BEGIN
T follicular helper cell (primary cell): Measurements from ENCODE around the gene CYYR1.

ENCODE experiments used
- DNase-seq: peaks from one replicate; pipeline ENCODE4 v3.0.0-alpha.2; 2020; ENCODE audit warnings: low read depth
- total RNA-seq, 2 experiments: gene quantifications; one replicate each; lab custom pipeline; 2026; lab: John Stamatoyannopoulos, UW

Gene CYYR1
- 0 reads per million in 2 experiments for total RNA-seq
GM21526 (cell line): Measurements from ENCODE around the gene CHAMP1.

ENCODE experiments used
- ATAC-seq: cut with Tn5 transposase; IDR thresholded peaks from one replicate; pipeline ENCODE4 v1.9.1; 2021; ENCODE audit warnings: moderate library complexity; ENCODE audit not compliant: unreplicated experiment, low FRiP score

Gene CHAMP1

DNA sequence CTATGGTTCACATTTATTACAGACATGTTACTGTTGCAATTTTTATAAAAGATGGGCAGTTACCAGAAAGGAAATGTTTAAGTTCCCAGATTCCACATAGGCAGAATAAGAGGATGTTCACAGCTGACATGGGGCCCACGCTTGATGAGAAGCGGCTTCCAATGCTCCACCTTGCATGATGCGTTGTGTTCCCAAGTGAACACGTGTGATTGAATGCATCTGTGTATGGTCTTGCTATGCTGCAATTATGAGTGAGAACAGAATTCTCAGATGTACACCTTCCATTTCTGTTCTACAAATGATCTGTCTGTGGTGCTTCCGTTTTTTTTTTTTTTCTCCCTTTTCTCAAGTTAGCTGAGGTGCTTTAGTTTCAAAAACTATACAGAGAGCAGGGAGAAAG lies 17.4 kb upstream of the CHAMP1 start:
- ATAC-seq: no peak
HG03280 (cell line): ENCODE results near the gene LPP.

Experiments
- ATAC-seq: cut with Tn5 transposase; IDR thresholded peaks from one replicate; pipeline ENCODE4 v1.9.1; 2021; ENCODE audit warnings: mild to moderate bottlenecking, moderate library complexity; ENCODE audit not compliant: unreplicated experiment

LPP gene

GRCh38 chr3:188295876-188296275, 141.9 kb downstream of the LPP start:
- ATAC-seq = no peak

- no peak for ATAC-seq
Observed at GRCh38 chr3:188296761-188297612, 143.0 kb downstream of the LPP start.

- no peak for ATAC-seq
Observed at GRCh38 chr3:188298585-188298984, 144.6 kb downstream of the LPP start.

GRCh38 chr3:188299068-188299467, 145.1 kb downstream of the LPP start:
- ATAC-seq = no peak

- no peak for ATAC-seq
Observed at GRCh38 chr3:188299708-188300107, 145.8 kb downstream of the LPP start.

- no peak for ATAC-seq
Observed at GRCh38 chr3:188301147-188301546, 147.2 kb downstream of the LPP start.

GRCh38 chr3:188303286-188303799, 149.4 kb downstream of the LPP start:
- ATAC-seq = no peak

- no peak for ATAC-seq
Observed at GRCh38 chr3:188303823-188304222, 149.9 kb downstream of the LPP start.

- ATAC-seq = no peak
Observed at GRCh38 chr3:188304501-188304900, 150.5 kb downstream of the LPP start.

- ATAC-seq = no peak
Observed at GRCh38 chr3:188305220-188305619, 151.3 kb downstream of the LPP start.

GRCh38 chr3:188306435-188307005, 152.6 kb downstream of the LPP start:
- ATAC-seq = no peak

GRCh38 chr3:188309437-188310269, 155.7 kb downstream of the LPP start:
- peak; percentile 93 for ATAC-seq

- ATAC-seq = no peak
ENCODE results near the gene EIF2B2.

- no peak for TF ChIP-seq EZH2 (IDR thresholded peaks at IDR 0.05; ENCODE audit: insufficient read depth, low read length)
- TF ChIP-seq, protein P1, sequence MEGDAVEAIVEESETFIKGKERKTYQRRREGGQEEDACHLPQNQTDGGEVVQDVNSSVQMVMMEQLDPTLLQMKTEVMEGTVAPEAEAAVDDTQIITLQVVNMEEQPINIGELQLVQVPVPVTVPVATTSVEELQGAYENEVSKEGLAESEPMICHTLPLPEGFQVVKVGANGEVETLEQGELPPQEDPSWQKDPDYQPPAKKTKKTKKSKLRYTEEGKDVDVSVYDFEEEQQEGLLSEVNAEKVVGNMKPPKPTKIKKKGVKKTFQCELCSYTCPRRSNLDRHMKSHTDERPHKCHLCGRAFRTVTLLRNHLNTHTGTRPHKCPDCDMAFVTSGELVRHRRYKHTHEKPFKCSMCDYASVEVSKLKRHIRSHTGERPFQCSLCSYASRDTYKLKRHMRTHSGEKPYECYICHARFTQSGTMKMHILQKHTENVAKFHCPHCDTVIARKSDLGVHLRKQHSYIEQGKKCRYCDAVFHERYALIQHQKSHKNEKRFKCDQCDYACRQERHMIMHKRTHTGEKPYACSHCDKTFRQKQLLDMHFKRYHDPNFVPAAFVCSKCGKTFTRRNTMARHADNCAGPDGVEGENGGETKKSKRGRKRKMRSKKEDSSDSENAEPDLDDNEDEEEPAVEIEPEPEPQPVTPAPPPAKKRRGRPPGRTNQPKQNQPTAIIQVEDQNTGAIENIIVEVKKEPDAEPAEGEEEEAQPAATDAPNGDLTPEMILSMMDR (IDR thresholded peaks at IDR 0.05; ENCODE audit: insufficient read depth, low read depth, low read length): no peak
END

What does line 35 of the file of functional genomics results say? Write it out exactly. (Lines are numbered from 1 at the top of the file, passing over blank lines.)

- ATAC-seq = no peak